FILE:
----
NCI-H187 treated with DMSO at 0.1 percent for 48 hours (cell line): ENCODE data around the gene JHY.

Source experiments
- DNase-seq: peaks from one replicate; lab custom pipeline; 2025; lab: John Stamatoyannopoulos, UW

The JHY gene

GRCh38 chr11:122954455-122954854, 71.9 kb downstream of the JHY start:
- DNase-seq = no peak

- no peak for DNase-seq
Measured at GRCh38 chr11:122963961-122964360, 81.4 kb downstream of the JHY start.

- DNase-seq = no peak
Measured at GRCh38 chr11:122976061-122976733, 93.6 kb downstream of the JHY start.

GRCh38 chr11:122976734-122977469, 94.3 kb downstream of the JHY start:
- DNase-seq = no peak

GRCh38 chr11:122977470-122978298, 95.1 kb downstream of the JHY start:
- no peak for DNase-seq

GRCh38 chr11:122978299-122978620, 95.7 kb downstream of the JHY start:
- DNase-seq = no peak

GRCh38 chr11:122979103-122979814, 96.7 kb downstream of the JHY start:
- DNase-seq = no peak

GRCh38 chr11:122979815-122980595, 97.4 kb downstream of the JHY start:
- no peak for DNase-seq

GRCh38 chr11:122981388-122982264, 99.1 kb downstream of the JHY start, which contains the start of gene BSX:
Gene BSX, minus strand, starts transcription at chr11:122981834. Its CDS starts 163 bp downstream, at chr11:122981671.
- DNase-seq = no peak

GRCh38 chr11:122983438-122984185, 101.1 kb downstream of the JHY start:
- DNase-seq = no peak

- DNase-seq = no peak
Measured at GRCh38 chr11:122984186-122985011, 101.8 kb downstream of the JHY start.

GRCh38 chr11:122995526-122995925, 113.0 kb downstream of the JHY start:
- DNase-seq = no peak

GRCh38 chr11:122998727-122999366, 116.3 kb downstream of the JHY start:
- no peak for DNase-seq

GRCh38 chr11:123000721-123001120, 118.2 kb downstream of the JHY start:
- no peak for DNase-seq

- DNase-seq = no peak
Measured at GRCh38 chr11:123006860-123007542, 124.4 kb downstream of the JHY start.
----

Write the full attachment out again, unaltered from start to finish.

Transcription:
NCI-H187 treated with DMSO at 0.1 percent for 48 hours (cell line): ENCODE data around the gene JHY.

Source experiments
- DNase-seq: peaks from one replicate; lab custom pipeline; 2025; lab: John Stamatoyannopoulos, UW

The JHY gene

GRCh38 chr11:122954455-122954854, 71.9 kb downstream of the JHY start:
- DNase-seq = no peak

- no peak for DNase-seq
Measured at GRCh38 chr11:122963961-122964360, 81.4 kb downstream of the JHY start.

- DNase-seq = no peak
Measured at GRCh38 chr11:122976061-122976733, 93.6 kb downstream of the JHY start.

GRCh38 chr11:122976734-122977469, 94.3 kb downstream of the JHY start:
- DNase-seq = no peak

GRCh38 chr11:122977470-122978298, 95.1 kb downstream of the JHY start:
- no peak for DNase-seq

GRCh38 chr11:122978299-122978620, 95.7 kb downstream of the JHY start:
- DNase-seq = no peak

GRCh38 chr11:122979103-122979814, 96.7 kb downstream of the JHY start:
- DNase-seq = no peak

GRCh38 chr11:122979815-122980595, 97.4 kb downstream of the JHY start:
- no peak for DNase-seq

GRCh38 chr11:122981388-122982264, 99.1 kb downstream of the JHY start, which contains the start of gene BSX:
Gene BSX, minus strand, starts transcription at chr11:122981834. Its CDS starts 163 bp downstream, at chr11:122981671.
- DNase-seq = no peak

GRCh38 chr11:122983438-122984185, 101.1 kb downstream of the JHY start:
- DNase-seq = no peak

- DNase-seq = no peak
Measured at GRCh38 chr11:122984186-122985011, 101.8 kb downstream of the JHY start.

GRCh38 chr11:122995526-122995925, 113.0 kb downstream of the JHY start:
- DNase-seq = no peak

GRCh38 chr11:122998727-122999366, 116.3 kb downstream of the JHY start:
- no peak for DNase-seq

GRCh38 chr11:123000721-123001120, 118.2 kb downstream of the JHY start:
- no peak for DNase-seq

- DNase-seq = no peak
Measured at GRCh38 chr11:123006860-123007542, 124.4 kb downstream of the JHY start.